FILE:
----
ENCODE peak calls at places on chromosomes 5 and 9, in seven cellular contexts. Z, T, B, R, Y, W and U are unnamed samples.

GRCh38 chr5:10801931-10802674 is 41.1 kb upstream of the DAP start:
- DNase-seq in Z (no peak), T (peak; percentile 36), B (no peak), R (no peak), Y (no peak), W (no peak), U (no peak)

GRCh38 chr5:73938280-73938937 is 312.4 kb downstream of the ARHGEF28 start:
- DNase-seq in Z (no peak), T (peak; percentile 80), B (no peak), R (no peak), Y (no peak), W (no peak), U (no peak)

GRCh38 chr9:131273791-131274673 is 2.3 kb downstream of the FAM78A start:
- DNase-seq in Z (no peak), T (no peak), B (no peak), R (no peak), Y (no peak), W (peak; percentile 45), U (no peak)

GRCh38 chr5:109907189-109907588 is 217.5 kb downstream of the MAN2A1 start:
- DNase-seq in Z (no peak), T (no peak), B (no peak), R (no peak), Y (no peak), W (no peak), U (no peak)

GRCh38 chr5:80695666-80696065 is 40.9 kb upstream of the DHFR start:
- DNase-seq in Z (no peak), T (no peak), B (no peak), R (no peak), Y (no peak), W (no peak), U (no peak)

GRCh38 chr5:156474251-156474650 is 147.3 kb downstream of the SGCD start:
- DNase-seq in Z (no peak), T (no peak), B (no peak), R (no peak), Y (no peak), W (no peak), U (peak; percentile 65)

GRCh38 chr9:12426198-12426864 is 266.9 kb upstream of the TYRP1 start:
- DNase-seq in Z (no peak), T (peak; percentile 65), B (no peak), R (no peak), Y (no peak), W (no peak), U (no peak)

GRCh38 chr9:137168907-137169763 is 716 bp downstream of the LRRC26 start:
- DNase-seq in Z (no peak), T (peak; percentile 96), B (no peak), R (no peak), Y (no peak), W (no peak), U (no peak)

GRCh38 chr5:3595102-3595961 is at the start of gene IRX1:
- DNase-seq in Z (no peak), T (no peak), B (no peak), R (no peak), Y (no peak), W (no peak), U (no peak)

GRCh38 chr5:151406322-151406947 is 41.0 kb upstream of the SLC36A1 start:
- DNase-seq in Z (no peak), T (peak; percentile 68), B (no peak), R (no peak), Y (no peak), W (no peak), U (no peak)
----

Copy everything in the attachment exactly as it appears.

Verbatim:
ENCODE peak calls at places on chromosomes 5 and 9, in seven cellular contexts. Z, T, B, R, Y, W and U are unnamed samples.

GRCh38 chr5:10801931-10802674 is 41.1 kb upstream of the DAP start:
- DNase-seq in Z (no peak), T (peak; percentile 36), B (no peak), R (no peak), Y (no peak), W (no peak), U (no peak)

GRCh38 chr5:73938280-73938937 is 312.4 kb downstream of the ARHGEF28 start:
- DNase-seq in Z (no peak), T (peak; percentile 80), B (no peak), R (no peak), Y (no peak), W (no peak), U (no peak)

GRCh38 chr9:131273791-131274673 is 2.3 kb downstream of the FAM78A start:
- DNase-seq in Z (no peak), T (no peak), B (no peak), R (no peak), Y (no peak), W (peak; percentile 45), U (no peak)

GRCh38 chr5:109907189-109907588 is 217.5 kb downstream of the MAN2A1 start:
- DNase-seq in Z (no peak), T (no peak), B (no peak), R (no peak), Y (no peak), W (no peak), U (no peak)

GRCh38 chr5:80695666-80696065 is 40.9 kb upstream of the DHFR start:
- DNase-seq in Z (no peak), T (no peak), B (no peak), R (no peak), Y (no peak), W (no peak), U (no peak)

GRCh38 chr5:156474251-156474650 is 147.3 kb downstream of the SGCD start:
- DNase-seq in Z (no peak), T (no peak), B (no peak), R (no peak), Y (no peak), W (no peak), U (peak; percentile 65)

GRCh38 chr9:12426198-12426864 is 266.9 kb upstream of the TYRP1 start:
- DNase-seq in Z (no peak), T (peak; percentile 65), B (no peak), R (no peak), Y (no peak), W (no peak), U (no peak)

GRCh38 chr9:137168907-137169763 is 716 bp downstream of the LRRC26 start:
- DNase-seq in Z (no peak), T (peak; percentile 96), B (no peak), R (no peak), Y (no peak), W (no peak), U (no peak)

GRCh38 chr5:3595102-3595961 is at the start of gene IRX1:
- DNase-seq in Z (no peak), T (no peak), B (no peak), R (no peak), Y (no peak), W (no peak), U (no peak)

GRCh38 chr5:151406322-151406947 is 41.0 kb upstream of the SLC36A1 start:
- DNase-seq in Z (no peak), T (peak; percentile 68), B (no peak), R (no peak), Y (no peak), W (no peak), U (no peak)